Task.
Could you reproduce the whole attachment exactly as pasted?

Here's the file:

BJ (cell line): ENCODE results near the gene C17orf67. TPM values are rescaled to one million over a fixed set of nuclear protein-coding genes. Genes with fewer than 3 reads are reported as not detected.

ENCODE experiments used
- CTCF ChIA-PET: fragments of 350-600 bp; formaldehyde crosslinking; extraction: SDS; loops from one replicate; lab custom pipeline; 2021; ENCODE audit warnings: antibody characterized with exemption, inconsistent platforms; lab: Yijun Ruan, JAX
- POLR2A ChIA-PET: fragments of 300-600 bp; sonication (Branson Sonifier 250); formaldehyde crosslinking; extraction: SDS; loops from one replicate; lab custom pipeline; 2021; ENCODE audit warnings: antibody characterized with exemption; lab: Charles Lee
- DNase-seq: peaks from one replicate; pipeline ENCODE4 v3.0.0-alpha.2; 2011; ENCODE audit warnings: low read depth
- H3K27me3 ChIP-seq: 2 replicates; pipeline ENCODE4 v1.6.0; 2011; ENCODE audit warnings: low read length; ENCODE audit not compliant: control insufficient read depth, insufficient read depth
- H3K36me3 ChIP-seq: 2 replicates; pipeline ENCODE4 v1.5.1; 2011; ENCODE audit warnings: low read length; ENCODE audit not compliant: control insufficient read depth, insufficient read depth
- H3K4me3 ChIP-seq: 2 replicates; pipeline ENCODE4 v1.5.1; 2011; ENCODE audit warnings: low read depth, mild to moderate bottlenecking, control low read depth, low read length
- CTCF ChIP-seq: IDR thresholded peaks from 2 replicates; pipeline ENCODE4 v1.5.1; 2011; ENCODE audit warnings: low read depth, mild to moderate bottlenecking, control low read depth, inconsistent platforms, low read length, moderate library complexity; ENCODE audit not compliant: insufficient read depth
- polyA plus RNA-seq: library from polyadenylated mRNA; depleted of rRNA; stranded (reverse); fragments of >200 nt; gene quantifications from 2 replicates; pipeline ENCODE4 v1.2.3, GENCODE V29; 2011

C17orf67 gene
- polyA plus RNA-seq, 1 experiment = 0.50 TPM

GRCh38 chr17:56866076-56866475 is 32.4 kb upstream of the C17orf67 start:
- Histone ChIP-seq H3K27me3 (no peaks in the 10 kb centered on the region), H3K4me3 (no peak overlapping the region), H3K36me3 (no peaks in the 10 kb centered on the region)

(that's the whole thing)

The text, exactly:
BJ (cell line): ENCODE results near the gene C17orf67. TPM values are rescaled to one million over a fixed set of nuclear protein-coding genes. Genes with fewer than 3 reads are reported as not detected.

ENCODE experiments used
- CTCF ChIA-PET: fragments of 350-600 bp; formaldehyde crosslinking; extraction: SDS; loops from one replicate; lab custom pipeline; 2021; ENCODE audit warnings: antibody characterized with exemption, inconsistent platforms; lab: Yijun Ruan, JAX
- POLR2A ChIA-PET: fragments of 300-600 bp; sonication (Branson Sonifier 250); formaldehyde crosslinking; extraction: SDS; loops from one replicate; lab custom pipeline; 2021; ENCODE audit warnings: antibody characterized with exemption; lab: Charles Lee
- DNase-seq: peaks from one replicate; pipeline ENCODE4 v3.0.0-alpha.2; 2011; ENCODE audit warnings: low read depth
- H3K27me3 ChIP-seq: 2 replicates; pipeline ENCODE4 v1.6.0; 2011; ENCODE audit warnings: low read length; ENCODE audit not compliant: control insufficient read depth, insufficient read depth
- H3K36me3 ChIP-seq: 2 replicates; pipeline ENCODE4 v1.5.1; 2011; ENCODE audit warnings: low read length; ENCODE audit not compliant: control insufficient read depth, insufficient read depth
- H3K4me3 ChIP-seq: 2 replicates; pipeline ENCODE4 v1.5.1; 2011; ENCODE audit warnings: low read depth, mild to moderate bottlenecking, control low read depth, low read length
- CTCF ChIP-seq: IDR thresholded peaks from 2 replicates; pipeline ENCODE4 v1.5.1; 2011; ENCODE audit warnings: low read depth, mild to moderate bottlenecking, control low read depth, inconsistent platforms, low read length, moderate library complexity; ENCODE audit not compliant: insufficient read depth
- polyA plus RNA-seq: library from polyadenylated mRNA; depleted of rRNA; stranded (reverse); fragments of >200 nt; gene quantifications from 2 replicates; pipeline ENCODE4 v1.2.3, GENCODE V29; 2011

C17orf67 gene
- polyA plus RNA-seq, 1 experiment = 0.50 TPM

GRCh38 chr17:56866076-56866475 is 32.4 kb upstream of the C17orf67 start:
- Histone ChIP-seq H3K27me3 (no peaks in the 10 kb centered on the region), H3K4me3 (no peak overlapping the region), H3K36me3 (no peaks in the 10 kb centered on the region)